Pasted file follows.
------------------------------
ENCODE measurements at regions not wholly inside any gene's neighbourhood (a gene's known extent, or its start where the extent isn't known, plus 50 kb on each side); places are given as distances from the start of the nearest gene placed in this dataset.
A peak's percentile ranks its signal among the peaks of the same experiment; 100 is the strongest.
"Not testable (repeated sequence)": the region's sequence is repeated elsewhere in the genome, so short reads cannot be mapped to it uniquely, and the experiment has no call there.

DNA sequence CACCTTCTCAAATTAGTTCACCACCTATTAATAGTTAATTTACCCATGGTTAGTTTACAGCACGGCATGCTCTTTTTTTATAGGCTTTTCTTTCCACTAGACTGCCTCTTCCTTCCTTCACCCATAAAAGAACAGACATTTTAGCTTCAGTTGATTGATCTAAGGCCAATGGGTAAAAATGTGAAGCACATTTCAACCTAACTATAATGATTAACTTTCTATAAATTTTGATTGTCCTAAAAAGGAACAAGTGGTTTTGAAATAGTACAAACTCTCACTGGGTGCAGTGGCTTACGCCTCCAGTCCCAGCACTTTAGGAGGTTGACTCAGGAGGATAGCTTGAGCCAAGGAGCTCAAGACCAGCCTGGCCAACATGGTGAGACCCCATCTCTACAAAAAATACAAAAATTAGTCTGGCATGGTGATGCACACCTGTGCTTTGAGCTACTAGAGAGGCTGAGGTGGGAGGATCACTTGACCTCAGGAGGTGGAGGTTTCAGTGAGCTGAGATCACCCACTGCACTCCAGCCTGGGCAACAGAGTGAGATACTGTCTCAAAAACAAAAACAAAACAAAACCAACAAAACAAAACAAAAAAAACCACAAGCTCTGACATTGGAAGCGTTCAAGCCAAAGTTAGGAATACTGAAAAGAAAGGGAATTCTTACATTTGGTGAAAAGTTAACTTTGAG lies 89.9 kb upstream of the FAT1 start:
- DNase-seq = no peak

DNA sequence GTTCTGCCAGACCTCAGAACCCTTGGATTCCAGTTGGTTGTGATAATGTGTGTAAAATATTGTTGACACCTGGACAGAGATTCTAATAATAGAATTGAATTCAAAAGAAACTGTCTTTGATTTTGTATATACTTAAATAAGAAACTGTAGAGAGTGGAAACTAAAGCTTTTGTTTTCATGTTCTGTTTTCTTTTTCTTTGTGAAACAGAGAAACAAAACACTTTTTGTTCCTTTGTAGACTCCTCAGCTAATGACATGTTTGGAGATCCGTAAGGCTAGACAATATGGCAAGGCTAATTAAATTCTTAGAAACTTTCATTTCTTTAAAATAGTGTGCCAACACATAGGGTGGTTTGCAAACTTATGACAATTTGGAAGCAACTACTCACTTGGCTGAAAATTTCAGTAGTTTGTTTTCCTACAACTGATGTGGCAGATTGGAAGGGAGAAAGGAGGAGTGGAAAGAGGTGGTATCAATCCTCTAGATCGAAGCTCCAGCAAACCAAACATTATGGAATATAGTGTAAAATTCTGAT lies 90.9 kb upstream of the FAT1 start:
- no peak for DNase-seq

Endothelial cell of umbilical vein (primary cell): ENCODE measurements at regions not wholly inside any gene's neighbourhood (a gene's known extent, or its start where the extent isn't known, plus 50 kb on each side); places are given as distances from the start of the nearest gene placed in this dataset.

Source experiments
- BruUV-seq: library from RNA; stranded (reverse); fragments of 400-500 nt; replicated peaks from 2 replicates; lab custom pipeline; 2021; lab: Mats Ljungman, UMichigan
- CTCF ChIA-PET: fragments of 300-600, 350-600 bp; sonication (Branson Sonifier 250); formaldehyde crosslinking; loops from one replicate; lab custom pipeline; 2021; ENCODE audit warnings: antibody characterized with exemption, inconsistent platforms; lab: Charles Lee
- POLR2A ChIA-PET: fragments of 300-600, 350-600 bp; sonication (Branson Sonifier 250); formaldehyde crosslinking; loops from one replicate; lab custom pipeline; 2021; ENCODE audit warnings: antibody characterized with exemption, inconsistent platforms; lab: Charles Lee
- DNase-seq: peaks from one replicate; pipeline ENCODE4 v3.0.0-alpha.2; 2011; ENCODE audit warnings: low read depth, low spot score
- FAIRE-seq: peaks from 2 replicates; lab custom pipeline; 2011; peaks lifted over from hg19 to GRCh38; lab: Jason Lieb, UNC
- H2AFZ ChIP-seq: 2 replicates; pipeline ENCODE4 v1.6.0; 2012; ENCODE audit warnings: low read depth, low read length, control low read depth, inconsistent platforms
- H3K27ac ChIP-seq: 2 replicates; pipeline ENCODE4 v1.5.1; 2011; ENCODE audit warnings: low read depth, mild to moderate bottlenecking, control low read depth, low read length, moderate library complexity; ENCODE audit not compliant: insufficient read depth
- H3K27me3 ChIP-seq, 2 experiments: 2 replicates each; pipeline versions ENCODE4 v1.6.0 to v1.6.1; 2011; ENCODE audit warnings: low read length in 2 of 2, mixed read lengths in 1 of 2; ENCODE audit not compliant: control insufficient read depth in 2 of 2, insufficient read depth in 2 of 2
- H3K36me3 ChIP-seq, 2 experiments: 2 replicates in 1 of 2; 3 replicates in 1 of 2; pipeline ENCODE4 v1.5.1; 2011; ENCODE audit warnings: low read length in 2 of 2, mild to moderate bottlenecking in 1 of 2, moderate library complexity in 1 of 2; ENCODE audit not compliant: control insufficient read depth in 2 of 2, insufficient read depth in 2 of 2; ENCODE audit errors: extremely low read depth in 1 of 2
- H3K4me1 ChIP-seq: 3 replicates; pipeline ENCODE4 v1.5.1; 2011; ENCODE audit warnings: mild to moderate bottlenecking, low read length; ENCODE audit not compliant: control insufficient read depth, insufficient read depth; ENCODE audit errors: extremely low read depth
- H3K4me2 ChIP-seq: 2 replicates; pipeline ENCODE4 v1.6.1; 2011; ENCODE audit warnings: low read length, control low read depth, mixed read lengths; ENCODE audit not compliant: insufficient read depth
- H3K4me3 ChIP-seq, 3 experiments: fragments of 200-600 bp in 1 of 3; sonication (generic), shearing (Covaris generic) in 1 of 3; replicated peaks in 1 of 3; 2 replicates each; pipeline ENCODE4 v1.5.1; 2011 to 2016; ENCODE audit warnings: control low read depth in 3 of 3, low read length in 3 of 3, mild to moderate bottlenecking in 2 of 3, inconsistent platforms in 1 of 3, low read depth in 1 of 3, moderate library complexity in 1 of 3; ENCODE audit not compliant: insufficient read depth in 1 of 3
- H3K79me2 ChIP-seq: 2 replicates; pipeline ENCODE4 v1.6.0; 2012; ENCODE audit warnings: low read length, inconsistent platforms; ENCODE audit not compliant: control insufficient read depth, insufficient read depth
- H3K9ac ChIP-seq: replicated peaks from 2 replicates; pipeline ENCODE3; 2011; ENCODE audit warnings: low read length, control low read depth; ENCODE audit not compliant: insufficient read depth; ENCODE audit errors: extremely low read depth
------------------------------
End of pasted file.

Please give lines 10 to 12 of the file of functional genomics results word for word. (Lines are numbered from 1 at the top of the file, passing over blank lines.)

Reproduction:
- BruUV-seq: library from RNA; stranded (reverse); fragments of 400-500 nt; replicated peaks from 2 replicates; lab custom pipeline; 2021; lab: Mats Ljungman, UMichigan
- CTCF ChIA-PET: fragments of 300-600, 350-600 bp; sonication (Branson Sonifier 250); formaldehyde crosslinking; loops from one replicate; lab custom pipeline; 2021; ENCODE audit warnings: antibody characterized with exemption, inconsistent platforms; lab: Charles Lee
- POLR2A ChIA-PET: fragments of 300-600, 350-600 bp; sonication (Branson Sonifier 250); formaldehyde crosslinking; loops from one replicate; lab custom pipeline; 2021; ENCODE audit warnings: antibody characterized with exemption, inconsistent platforms; lab: Charles Lee